What is the Best Guitar for Strumming?

Published Categorized as Buying Guides, Guitar selection

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The best guitar for strumming isn’t one particular guitar or even guitar brand.

The best guitars for strumming are those that have a particular shape, size and construction.

The tone-woods used can also affect was is perceived as a good strummer – though this is often different depending on the ear.

Sound beauty is definitely in the ear of the beholder!

What Is The Best Guitar For Strumming?

Table of Contents

The Best Acoustic Guitar Shapes for Strumming

Typically speaking larger bodied guitars are better for strumming. There are always exceptions but this is typically the case.

One of the reasons for this is that larger bodied guitars have a higher volume ceiling. What this means is that you can play them with plenty of oomph and they will get louder the harder you play – but the top won’t distort.

On a smaller bodied guitar it doesn’t take as much effort to get the top to distort and start sounding bad.

Typically, when we strum, it produces quite a bit of volume – or you’ll at least want to raise the volume at times in your strumming. A larger bodied guitar will have a cleaner, better sound when you do give it some extra effort.

What are some particular shapes that are good for strumming?

Shapes like the following will typically be good for strumming:

  • Dreadnoughts
  • Jumbos
  • Grand Symphony (Taylor)
  • Grand Orchestra (Taylor)
  • 0000/M (Martin)

The Grand Auditorium (Taylor), Grand Performance (Martin) are also good for strumming but maybe not as good as those in the list above – but they are good all-rounders in that they are still good strummers but are also good at playing fingerstyle.

Shapes that aren’t So Good

Typically, smaller bodied guitars aren’t as good for strumming as larger bodied guitars.

They have a lower volume ceiling.

But you can still strum on them, they just won’t be as good for it as the others, so you’ll want one of the other shape types if strumming is the thing that you do the most.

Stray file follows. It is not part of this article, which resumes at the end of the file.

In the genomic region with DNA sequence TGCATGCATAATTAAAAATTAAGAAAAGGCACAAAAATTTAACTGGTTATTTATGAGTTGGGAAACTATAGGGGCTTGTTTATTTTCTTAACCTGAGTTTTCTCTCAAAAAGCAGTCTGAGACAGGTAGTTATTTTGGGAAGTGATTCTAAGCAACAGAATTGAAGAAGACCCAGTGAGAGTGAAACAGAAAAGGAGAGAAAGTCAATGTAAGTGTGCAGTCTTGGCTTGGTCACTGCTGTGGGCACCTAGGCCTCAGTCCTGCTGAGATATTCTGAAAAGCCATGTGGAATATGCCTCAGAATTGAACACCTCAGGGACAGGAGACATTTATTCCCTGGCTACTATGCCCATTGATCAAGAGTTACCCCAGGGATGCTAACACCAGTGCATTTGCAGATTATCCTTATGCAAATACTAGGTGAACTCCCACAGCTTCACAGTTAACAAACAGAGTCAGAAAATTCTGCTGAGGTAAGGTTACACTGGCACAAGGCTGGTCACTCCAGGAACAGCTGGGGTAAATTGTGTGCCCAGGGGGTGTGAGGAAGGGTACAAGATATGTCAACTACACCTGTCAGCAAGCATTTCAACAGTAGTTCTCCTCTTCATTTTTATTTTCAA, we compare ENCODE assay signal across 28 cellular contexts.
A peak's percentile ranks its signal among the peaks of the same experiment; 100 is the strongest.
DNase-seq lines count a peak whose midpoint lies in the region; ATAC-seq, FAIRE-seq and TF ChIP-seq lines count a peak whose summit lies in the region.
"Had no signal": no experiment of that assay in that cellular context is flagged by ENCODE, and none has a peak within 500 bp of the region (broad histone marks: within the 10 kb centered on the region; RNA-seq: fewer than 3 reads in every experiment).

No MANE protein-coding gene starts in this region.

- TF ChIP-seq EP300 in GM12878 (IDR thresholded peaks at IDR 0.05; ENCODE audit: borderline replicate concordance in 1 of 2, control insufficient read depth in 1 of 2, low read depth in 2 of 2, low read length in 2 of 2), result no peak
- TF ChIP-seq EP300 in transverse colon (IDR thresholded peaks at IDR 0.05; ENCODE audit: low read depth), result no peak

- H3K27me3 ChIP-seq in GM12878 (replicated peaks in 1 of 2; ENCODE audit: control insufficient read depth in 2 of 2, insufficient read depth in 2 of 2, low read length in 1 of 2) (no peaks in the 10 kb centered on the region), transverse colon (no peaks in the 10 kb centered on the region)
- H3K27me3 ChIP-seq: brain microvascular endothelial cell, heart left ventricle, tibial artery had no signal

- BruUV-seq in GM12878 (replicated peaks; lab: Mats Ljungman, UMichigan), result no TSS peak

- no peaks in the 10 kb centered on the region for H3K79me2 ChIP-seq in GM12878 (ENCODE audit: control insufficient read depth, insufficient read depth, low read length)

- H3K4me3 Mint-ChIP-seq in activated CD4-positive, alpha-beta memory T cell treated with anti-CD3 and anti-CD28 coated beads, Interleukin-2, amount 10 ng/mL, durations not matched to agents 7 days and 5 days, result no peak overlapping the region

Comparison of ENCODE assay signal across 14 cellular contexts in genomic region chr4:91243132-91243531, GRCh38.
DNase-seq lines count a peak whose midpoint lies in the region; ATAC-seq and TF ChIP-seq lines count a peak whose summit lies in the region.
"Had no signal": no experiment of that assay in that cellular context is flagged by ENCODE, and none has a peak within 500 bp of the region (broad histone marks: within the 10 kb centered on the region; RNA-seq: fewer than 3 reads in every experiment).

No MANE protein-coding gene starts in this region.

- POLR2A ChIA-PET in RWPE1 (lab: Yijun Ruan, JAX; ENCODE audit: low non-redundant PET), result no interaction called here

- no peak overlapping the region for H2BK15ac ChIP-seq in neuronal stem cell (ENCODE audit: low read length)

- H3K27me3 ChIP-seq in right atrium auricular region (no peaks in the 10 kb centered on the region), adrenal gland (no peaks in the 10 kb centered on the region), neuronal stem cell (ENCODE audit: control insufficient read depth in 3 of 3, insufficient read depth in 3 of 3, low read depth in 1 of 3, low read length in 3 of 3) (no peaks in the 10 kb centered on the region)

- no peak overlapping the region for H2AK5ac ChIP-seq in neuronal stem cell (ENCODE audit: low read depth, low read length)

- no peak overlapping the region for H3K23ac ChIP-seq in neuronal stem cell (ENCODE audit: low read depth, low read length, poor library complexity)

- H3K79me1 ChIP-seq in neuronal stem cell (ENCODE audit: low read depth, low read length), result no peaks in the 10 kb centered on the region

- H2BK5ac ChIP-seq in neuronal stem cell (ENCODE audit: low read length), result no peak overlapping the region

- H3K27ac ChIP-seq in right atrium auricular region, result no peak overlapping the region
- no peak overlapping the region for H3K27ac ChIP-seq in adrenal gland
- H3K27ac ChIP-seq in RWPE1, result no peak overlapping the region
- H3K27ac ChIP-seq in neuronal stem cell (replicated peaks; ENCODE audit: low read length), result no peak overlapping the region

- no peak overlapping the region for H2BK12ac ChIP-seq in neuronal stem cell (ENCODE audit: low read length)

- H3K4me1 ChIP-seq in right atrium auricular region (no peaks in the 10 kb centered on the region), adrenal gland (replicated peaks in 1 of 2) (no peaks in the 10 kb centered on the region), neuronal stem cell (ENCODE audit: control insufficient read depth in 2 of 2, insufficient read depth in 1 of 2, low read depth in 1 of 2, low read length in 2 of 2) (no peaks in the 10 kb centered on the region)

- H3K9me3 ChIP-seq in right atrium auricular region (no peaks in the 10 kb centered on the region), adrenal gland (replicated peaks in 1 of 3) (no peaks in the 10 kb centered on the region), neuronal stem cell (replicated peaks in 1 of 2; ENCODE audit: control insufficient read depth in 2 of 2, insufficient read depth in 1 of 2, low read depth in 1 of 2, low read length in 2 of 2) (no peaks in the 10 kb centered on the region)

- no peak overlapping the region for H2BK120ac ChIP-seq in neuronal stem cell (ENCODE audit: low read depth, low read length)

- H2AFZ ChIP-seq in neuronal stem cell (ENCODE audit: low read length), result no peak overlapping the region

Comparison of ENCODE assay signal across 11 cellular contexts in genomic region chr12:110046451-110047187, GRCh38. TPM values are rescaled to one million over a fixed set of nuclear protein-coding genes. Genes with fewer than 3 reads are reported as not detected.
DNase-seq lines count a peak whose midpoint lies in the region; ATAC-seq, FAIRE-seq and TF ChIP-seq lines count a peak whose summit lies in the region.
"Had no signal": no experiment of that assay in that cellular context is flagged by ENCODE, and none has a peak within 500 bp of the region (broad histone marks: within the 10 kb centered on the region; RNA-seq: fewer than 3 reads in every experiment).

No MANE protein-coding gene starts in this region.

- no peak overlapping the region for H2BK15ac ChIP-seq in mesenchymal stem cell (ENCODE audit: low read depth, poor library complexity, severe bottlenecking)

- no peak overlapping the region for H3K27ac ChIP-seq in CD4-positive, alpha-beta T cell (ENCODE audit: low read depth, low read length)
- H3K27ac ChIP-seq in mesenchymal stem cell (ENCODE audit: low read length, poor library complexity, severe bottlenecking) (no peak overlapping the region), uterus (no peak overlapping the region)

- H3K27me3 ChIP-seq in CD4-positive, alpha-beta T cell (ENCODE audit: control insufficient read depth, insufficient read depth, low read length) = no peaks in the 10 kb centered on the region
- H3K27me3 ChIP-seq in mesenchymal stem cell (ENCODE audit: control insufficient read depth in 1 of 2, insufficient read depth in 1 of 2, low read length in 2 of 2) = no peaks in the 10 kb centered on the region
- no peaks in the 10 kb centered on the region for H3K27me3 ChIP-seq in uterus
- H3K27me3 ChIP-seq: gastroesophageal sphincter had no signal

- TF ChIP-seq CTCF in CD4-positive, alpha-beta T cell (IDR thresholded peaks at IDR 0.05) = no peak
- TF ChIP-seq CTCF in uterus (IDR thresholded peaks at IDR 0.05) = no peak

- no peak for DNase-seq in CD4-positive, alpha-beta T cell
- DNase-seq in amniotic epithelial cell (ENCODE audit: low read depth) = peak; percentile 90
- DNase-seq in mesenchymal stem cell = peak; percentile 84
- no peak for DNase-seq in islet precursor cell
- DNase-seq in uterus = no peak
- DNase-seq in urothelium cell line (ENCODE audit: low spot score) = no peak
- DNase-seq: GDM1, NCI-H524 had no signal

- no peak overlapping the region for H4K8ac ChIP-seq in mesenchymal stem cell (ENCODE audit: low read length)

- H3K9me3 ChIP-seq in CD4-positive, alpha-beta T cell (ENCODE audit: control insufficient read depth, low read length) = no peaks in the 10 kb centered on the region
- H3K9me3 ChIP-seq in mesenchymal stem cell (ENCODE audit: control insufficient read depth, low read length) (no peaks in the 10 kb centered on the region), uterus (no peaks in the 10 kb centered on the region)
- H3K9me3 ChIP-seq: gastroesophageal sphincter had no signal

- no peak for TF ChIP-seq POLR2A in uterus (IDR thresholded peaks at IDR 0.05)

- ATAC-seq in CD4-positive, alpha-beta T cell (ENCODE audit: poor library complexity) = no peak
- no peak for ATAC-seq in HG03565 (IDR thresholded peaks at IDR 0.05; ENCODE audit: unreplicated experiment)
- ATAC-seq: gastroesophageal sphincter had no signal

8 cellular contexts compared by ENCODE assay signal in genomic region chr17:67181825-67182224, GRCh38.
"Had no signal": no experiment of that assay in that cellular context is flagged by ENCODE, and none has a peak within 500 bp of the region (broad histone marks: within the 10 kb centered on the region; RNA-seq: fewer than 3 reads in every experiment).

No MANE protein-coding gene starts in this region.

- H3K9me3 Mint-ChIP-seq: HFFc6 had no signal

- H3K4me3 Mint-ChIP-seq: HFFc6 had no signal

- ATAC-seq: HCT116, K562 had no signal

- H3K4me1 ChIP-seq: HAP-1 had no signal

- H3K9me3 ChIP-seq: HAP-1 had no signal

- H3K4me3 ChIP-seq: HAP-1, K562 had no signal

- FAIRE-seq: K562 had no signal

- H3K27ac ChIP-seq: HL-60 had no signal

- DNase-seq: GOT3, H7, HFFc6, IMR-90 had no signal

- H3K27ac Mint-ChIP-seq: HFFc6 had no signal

Shapes such as the following won’t be the best strummers:

  • Parlor
  • 0
  • 00
  • Grand Concert
  • Mini
  • ¾ size guitars
  • Travel guitars

Tonewoods

O.k., let’s look at tone-woods briefly.

Mostly this really does depend on your own tastes as to which tone-wood sounds better for strumming but there’s one distinction that I want to make regarding different types of spruce.

If you are an aggressive strummer, then Sitka spruce is likely (all else being equal) to be a better choice than Engelmann spruce. Engelmann spruce is good for those with a light touch but if you play with a heavy touch or like to get some big strums out – then Sitka spruce will likely be the better option for that (between the Spruces). Learn more about the difference between Sitka and Engelmann Spruce.

Final Thoughts

Check out Best Acoustic Guitar for Strumming to see a discussion about this very topic. Also, it has some recommendations for particular guitars.

Thanks for reading and I hope this post has given you some idea of what type of guitar is best for strumming.

Keep in mind that it depends on how you like to play. If you want a guitar that’s good for strumming but you also want that same guitar to also be good at finger-style, then a mid-size guitar – like a Grand Auditorium/Grand Performance/000 might be the best choice. Learn more about choosing the right guitar for you.

FAQs

Which guitar is better for strumming?


The choice between a steel-string and a classical (nylon-string) guitar for strumming depends on your musical preference and playing style. Steel-string guitars are often preferred for strumming in genres like folk, rock, and pop due to their bright and projecting sound. Classical guitars, with nylon strings, offer a warmer and mellower tone, making them suitable for classical, flamenco, and some fingerstyle strumming. The “better” option depends on the sound you want and the music you intend to play.

What size acoustic guitar is best for strumming?

For strumming, many guitarists prefer medium-sized acoustic guitars like dreadnoughts or grand auditoriums. These sizes offer a balanced tone with good projection and a comfortable body shape for strumming. However, the “best” size ultimately depends on your personal preference and playing style. Trying out different sizes to see which one feels most comfortable and suits your strumming technique is recommended before making a decision.

By Nate Pallesen

Nate is just your average (above average) guitar player. He's no Joe Satriani, Jimi Hendrix or Jimmy Page - wait this site is about acoustic guitars (sorry) He's no Django Reinhardt, Chet Atkins, or Michael Hedges, wait? who!? He's no Robert Johnson, Eric Clapton or Ben Harper - more familiar? Anyway you get the point :-)

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